Over Easter weekend, much of the gay and lesbian literature on Amazon took a nosedive in their popularity. Was it a glitch? Was it a ban? One man says it was just ten lines of code.
A web troll, who shall remain nameless, really had had enough of user rating systems on places like Amazon. His "perfectly normal" requests for doing drugs with women had been marked down by a community that didn't do the same for doing drugs with the same sex. (One thing you learn about the web, never be surprised by anything.)
His revenge? Ten lines of code.
The first 7 lines of code created a simple loop to grab all the relevant links to LGB books. (Easily done thanks to Amazon's wonderful search engine.) The eighth line grabs the IDs from all of those URLs.
Now comes the science part: Amazon is very vulnerable to a phenomenon known as "Cross-site request forgery". In other words, if you send someone the URL of a complaint, it will trigger the complaint again if they are logged in.
Having a friend with a very high traffic website, said user chatted with him and for the "lulz", they put it into an invisible iframe on the site. This started the collapse of the ratings.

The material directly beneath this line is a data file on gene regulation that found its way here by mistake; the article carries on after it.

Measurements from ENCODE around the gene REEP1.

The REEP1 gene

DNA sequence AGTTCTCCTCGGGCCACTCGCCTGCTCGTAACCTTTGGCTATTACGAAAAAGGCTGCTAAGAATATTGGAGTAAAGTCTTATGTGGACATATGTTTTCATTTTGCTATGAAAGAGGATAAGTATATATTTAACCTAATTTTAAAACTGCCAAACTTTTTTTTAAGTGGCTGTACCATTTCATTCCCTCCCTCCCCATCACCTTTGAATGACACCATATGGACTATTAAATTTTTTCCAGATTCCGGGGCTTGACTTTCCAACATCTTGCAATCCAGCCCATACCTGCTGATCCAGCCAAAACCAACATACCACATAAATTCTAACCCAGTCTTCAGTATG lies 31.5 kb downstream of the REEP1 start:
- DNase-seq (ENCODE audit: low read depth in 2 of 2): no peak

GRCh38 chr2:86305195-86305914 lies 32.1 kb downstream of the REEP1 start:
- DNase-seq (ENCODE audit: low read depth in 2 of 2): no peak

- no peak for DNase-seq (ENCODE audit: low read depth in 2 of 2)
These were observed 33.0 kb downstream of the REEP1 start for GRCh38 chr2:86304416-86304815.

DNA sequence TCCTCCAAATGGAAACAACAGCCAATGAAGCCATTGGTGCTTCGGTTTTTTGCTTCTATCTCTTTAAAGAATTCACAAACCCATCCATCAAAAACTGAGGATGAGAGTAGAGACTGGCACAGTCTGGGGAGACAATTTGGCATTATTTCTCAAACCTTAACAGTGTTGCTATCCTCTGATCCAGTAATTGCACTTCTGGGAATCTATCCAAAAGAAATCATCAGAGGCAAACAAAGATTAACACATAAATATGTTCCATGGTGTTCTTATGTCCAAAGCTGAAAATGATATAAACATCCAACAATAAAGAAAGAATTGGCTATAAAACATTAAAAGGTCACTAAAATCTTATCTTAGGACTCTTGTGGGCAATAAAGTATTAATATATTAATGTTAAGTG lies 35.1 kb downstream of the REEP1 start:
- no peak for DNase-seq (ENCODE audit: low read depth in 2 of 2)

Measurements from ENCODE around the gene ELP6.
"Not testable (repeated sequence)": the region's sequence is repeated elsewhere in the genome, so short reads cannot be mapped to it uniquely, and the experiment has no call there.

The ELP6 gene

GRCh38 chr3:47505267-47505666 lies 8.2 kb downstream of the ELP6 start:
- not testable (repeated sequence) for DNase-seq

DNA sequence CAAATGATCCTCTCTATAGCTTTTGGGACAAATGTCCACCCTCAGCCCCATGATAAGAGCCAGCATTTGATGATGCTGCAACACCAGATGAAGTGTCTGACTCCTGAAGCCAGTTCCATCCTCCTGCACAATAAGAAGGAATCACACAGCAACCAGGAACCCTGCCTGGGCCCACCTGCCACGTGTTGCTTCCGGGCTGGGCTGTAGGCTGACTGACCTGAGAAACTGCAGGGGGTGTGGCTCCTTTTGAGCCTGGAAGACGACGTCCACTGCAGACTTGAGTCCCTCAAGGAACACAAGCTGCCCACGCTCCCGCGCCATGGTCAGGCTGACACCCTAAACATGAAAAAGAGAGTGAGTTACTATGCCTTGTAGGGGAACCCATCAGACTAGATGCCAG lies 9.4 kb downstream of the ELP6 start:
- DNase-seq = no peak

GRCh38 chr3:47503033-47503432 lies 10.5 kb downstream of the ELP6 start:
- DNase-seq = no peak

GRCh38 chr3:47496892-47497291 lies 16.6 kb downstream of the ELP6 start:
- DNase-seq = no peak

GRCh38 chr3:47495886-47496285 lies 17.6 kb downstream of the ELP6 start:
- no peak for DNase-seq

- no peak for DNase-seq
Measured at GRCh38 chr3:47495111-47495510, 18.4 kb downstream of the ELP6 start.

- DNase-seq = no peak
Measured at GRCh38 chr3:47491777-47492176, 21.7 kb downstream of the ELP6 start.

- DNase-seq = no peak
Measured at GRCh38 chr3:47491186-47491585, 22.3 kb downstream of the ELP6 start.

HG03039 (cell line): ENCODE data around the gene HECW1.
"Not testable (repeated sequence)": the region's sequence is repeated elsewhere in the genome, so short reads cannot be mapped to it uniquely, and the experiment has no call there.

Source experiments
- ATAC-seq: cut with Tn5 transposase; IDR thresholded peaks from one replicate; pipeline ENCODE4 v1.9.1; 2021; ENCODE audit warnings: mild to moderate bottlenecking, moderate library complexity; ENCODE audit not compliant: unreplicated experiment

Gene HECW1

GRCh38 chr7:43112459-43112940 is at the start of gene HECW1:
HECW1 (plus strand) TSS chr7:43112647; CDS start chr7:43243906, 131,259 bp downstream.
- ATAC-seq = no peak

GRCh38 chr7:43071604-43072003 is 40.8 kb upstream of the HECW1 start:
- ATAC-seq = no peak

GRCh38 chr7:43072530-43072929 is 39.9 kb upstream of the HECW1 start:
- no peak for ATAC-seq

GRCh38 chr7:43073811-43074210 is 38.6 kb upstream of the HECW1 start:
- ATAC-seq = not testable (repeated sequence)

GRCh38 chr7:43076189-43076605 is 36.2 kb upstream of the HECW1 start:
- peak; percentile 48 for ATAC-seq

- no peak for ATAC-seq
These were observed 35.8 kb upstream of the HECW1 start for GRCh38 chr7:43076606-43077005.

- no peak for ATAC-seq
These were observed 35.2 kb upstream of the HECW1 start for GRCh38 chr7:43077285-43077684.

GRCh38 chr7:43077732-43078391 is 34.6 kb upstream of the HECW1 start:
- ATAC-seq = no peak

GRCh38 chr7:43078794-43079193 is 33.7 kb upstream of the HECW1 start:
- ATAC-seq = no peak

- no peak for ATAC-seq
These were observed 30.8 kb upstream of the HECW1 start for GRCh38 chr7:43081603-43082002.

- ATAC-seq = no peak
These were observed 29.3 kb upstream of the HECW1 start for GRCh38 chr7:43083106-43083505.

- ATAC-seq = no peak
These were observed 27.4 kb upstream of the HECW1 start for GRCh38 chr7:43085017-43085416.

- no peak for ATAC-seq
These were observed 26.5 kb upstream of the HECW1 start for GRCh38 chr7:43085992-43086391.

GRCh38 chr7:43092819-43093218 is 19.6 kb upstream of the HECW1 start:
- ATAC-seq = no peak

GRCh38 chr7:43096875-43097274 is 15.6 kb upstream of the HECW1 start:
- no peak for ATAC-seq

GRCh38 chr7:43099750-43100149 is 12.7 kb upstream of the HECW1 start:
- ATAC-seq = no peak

Not entirely finished though, said user hired a bunch of hackers to create a bunch of accounts. Each of these accounts sent him a bunch of cookies containing a logged-on profile.
The last two lines of code looped through these cookies to create automated-reports on all the books.
Result? The entire rating system of LGB books collapsed and Amazon had to take it down. The problem the site now faced was explaining the removal of the ratings system without exposing its susceptibility to exploit.
In consideration of our entire customer base, we exclude "adult" material from appearing in some searches and best seller lists. Since these lists are generated using sales ranks, adult materials must also be excluded from that feature.
Of course, as this is only a troll's word for what happened, we don't know what really happened, but the Amazon report is very much confirmed, and if you think the Spore debacle was bad, watch this space.